When Inside United went looking for Eric in Norway
Lyngdal, southern Norway. Population 8,500. You could take every last soul who lives in its 391 square kilometres and seat them all in the Stretford End.
It seems a world removed from Monaco. That’s where Eric Cantona was last spotted. Up on stage in the glare of the spotlight, collecting the UEFA President’s Award, riffing King Lear in his acceptance speech. Yet one week on from Cantona’s star turn in one of the most glamorous locations on the planet, we hear that he’s here. In small-town Norway. Somewhere.
Inside United has had a tip about an appearance Cantona is said to be making. Better than a tip, in fact – an invite. Details are sketchy, but we’re assured that the man himself will be present – some time – and it’ll be well worth our while.
After a flight to Kristiansand and an hour’s drive west along Norway’s stunning, fjord-pocked south coast, we find ourselves inside a bastion of United support some 500 miles from Manchester, and a local institution: Little Old Trafford Pub.
LOTP is the brainchild of Norwegian Red Jahn-Eric Birkeland – and we’re in his basement, effectively. A basement, but not as we know it. A basement transformed into a United-themed pub, gathering space and place of Reds worship.
Jahn is the man who has organised this secretive event, and his place is already filling up with guests – all Reds, all in United shirts and all here for a private audience with the king. There are burgers on the go out in the flag-draped front (complete with replica Old Trafford ‘smoking stand’), beer is served in the pub down below, and there’s a growing party atmosphere and sense of anticipation.
As IU mingles and gets to know the locals – all of whom, it seems, have a great personal United story to tell – Jahn-Eric calls everybody together and makes an announcement.
“Everyone, I’m here to tell you that the King is in the building. He’s here in my house, he’s happy, he’s enjoying a meal with my family and his brothers. He is going to come down to the bar to meet you all later, about 9pm.”
So he is here. Probably 20 metres from where Jahn-Eric addresses his guests, in fact – but, for now, behind closed doors. Confirmation of his presence, though, is all that anybody needs. Now, there are three hours or so to wait. Perfect – what better way to spend it than in Little Old Trafford Pub, surrounded by fellow Reds. This special private party ramps up a notch or two.
Around 8.45pm, with the party at full-tempo, a new face enters the basement. Not the King, not yet – but maybe the court jester. Pete Boyle – the renowned United fan, terrace character, songsmith and all-round Red, who has been heavily involved with Jahn-Eric in organising Cantona’s visit – bowls in to a hero’s welcome to provide the warm-up.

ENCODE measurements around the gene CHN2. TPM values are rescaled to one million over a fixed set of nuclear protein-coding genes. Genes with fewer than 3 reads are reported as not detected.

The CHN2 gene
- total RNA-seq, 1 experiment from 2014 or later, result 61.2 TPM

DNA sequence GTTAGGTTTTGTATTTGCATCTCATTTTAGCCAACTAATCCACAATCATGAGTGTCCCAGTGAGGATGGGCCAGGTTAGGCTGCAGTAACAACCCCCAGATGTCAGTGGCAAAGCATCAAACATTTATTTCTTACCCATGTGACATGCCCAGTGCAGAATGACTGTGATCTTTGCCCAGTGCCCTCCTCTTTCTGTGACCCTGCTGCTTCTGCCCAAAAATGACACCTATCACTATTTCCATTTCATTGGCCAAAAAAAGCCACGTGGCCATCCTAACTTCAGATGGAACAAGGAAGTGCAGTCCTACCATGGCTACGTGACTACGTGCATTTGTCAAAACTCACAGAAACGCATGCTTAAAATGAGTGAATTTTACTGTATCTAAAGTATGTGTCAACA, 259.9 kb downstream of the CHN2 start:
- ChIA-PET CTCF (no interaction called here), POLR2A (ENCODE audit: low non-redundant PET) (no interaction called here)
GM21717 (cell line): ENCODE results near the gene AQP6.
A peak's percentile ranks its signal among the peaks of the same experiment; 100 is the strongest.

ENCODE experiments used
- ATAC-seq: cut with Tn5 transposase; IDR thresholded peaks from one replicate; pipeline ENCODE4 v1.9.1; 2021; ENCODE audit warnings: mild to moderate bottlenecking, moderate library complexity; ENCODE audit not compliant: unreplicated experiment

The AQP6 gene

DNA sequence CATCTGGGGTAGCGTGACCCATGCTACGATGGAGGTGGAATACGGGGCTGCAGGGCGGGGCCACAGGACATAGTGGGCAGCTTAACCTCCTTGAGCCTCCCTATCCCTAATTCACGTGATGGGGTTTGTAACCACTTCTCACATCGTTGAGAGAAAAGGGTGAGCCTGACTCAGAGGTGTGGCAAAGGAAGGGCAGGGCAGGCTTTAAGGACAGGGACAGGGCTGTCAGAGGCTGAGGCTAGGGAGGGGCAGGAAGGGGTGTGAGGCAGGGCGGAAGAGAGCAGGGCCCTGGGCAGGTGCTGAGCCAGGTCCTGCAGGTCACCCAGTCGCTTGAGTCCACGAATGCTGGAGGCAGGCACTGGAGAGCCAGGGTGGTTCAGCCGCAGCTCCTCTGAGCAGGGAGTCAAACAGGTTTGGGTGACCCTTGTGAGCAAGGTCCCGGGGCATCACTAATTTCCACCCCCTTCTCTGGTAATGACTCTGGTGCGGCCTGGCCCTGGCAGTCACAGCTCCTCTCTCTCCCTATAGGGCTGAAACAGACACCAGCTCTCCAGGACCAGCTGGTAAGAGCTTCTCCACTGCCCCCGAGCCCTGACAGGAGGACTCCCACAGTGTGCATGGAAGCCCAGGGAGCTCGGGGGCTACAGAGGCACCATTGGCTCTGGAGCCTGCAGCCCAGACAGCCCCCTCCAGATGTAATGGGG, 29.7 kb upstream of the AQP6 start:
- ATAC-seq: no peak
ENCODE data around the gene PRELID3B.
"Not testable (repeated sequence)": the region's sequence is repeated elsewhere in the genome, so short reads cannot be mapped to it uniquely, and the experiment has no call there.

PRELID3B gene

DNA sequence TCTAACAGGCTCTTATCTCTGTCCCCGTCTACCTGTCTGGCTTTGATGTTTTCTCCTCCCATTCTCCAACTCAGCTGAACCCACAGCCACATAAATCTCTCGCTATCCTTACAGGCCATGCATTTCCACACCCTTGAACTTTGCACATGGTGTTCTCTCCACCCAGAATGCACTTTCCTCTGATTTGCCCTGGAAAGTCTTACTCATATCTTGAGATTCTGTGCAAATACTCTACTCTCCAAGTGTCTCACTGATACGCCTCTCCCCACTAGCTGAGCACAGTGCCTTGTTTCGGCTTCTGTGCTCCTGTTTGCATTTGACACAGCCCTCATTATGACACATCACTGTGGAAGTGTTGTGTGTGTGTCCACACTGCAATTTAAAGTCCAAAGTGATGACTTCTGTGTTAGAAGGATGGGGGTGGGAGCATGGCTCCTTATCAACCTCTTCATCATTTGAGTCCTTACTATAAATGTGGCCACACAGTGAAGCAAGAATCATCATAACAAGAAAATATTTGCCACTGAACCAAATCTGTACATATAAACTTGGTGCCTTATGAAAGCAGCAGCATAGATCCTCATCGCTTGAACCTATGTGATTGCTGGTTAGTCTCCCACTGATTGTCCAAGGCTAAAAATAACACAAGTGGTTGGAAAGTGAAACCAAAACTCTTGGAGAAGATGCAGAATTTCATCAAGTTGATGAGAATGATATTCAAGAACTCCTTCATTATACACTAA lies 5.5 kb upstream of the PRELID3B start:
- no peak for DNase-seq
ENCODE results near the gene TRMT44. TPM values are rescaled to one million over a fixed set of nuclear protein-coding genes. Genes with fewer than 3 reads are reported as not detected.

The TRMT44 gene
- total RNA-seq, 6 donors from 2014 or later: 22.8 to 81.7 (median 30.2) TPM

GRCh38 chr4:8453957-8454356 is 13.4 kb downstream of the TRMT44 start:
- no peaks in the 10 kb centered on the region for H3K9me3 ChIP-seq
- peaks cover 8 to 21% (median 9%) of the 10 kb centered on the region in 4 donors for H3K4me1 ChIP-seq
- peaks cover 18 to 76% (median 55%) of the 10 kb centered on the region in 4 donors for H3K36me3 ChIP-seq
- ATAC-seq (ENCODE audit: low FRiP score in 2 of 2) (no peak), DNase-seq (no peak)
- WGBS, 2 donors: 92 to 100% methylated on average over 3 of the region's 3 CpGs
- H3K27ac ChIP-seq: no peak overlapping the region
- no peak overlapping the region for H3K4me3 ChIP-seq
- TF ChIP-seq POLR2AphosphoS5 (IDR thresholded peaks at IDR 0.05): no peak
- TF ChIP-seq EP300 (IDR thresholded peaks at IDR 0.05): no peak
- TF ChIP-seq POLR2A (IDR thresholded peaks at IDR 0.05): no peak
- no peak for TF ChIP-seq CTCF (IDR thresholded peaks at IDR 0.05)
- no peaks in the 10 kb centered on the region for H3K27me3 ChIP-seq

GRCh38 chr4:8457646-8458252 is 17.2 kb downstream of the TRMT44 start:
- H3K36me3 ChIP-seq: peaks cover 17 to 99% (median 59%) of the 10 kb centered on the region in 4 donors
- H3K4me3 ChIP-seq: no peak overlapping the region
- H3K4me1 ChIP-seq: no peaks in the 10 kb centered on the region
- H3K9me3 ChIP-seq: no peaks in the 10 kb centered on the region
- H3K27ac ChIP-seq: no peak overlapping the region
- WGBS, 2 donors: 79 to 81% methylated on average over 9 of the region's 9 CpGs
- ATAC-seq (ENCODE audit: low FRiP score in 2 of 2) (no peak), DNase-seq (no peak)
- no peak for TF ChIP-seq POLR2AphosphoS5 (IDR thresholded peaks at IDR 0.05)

Taking centre-stage, Pete leads the boisterous partygoers through a medley of United songs in trademark Bishop Blaze bellow. Everyone joins in with gusto, especially for the Cantona-themed Eric the King.
And on cue, there from the back of the room, Eric Cantona emerges into the pub area, flanked by his two brothers Jean-Marie and Joel.
To great cheers – tempered, though, by a palpable sense of respect and reverence – he makes his way slowly through the room towards the front, shaking hands, smiling, nodding, greeting.
When he reaches Boyle at the front of the assembled crowd, there he stands – barrel-chested, bearded, unmistakable. The King is here.
As surreal as it is for the inhabitants of a small town in Norway – not Oslo, not Bergen, which would be one thing, but Lyngdal – to have Eric Cantona walking among them, they are not going to miss this opportunity. They hang on his every word as he answers a few questions from Boyle in a short Q&A. And when it comes to the next part of the appearance – signings – they are ready.
Out come favourite shirts, sacred scarves and personal pictures, all to be offered up to the Cantona pen to be inscribed indelibly with the mark of the man himself.
There is no jostling, though, no elbowing – the most orderly of queues is formed and each fan savours their personal moment with the King in the most respectful way, their eyes wide as he signs for them and smiles slapped right across their faces in the ensuing photographs.
When everyone has had their private piece of Eric, he modestly takes his leave – slowly walking through the room once more, to more handshakes and cheers – and then he’s gone. Just like that.
Spirits are now higher than ever as the party rolls on. This is United nirvana. There is even an in-house tattoo artist, who is making permanent the felt-tip signatures that Eric scrawled on various parts of various fans’ bodies.
And the best thing is that this is just the start. Eric is still in town tomorrow. He’s scheduled to make another appearance. And this time Inside United is aiming for a private audience with the Reds legend…